Last week there was an interesting series of talks by Ivan Dynov about the classification of von Neumann algebras, and I’d like to comment on that, but first, since it’s been a while since I posted, I’ll catch up on some end-of-term backlog and post about some points I brought up a couple of weeks ago in a talk I gave in the Geometry seminar at Western. This was about getting Extended TQFT’s from groups, which I’ve posted about plenty previously . Mostly I talked about the construction that arises from “2-linearization” of spans of groupoids (see e.g. the sequence of posts starting here).

The first intuition comes from linearizing spans of (say finite) sets. Given a map of sets f : A \rightarrow B, you get a pair of maps f^* : \mathbb{C}^B \rightarrow \mathbb{C}^A and f_* : \mathbb{C}^A \rightarrow \mathbb{C}^B between the vector spaces on A and B. (Moving from the set to the vector space stands in for moving to quantum mechanics, where a state is a linear combination of the “pure” ones – elements of the set.) The first map is just “precompose with f“, and the other involves summing over the preimage (it takes the basis vector a \in A to the basis vector f(a) \in B. These two maps are (linear) adjoints, if you use the canonical inner products where A and B are orthonormal bases. So then a span X \stackrel{s}{\leftarrow} S \stackrel{t}{\rightarrow} Y gives rise to a linear map t_* \circ s^* : \mathbb{C}^X \rightarrow \mathbb{C}^Y (and an adjoint linear map going the other way).

There’s more motivation for passing to 2-Hilbert spaces when your “pure states” live in an interesting stack (which can be thought of, up to equivalence, as a groupoid hence a category) rather than an ordinary space, but it isn’t hard to do. Replacing \mathbb{C} with the category \mathbf{FinHilb}_\mathbb{C}, and the sum with the direct sum of (finite dimensional) Hilbert spaces gives an analogous story for (finite dimensional) 2-Hilbert spaces, and 2-linear maps.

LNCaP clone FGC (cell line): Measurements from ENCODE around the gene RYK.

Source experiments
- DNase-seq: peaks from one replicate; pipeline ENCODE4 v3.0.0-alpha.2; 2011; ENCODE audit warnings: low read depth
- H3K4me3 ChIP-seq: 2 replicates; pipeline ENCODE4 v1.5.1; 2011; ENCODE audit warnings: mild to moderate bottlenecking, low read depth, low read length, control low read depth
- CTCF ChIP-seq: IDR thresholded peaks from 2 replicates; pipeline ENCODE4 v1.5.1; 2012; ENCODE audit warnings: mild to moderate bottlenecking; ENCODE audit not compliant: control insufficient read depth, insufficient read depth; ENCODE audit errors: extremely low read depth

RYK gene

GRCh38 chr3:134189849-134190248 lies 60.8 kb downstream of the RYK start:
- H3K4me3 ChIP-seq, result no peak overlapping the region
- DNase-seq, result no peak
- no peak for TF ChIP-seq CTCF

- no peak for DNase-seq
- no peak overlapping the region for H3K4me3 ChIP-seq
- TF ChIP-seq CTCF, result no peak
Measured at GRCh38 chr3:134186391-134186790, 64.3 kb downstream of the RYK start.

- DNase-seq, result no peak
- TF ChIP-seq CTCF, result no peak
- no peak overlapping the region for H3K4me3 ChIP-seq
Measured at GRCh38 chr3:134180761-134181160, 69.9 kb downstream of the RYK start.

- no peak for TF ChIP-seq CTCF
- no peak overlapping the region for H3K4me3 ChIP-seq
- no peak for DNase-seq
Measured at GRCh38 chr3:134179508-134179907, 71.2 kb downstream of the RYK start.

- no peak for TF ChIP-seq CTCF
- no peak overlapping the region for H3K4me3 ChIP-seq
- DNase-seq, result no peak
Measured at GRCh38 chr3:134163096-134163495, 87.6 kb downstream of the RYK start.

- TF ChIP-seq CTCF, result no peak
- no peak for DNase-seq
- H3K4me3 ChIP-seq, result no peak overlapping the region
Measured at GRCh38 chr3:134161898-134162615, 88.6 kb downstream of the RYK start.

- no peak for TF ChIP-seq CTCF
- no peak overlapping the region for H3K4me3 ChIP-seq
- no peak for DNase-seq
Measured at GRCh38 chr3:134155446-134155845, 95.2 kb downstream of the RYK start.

I was hoping to get further into the issues that are involved in making the 2-linearization process work with Lie groups, rather than finite groups. Among other things, this generalization ends up requiring us to work with infinite dimensional 2-Hilbert spaces (in particular, replacing \mathbf{FinHilb} with $\mathbf{Hilb}$). Other issues are basically measure-theoretic, since in various parts of the construction one uses direct sums. For Lie groups, these need to be direct integrals. There are also places where counting measure is used in the case of a discrete group G. So part of the point is to describe how to replace these with integrals. The analysis involved with 2-Hilbert spaces isn’t so different for than that required for (1-)Hilbert spaces.

Category theory and measure theory (analysis in general, really), have not historically got along well, though there are exceptions. When I was giving a similar talk at Dalhousie, I was referred to some papers by Mike Wendt, “The Category of Disintegration“, and “Measurable Hilbert Sheaves“, which is based on category-theoriecally dealing with ideas of von Neumann and Dixmier (a similar remark applies Yetter’s paper “Measurable Categories“), so I’ve been reading these recently. What, in the measurable category, is described in terms of measurable bundles of Hilbert spaces, can be turned into a description in terms of Hilbert sheaves when the category knows about measures. But categories of measure spaces are generally not as nice, categorically, as the category of sets which gives the structure in the discrete case. Just for example, the product measure space X \times Y isn’t a categorical product – just a monoidal one, in a category Wendt calls \mathbf{Disint}.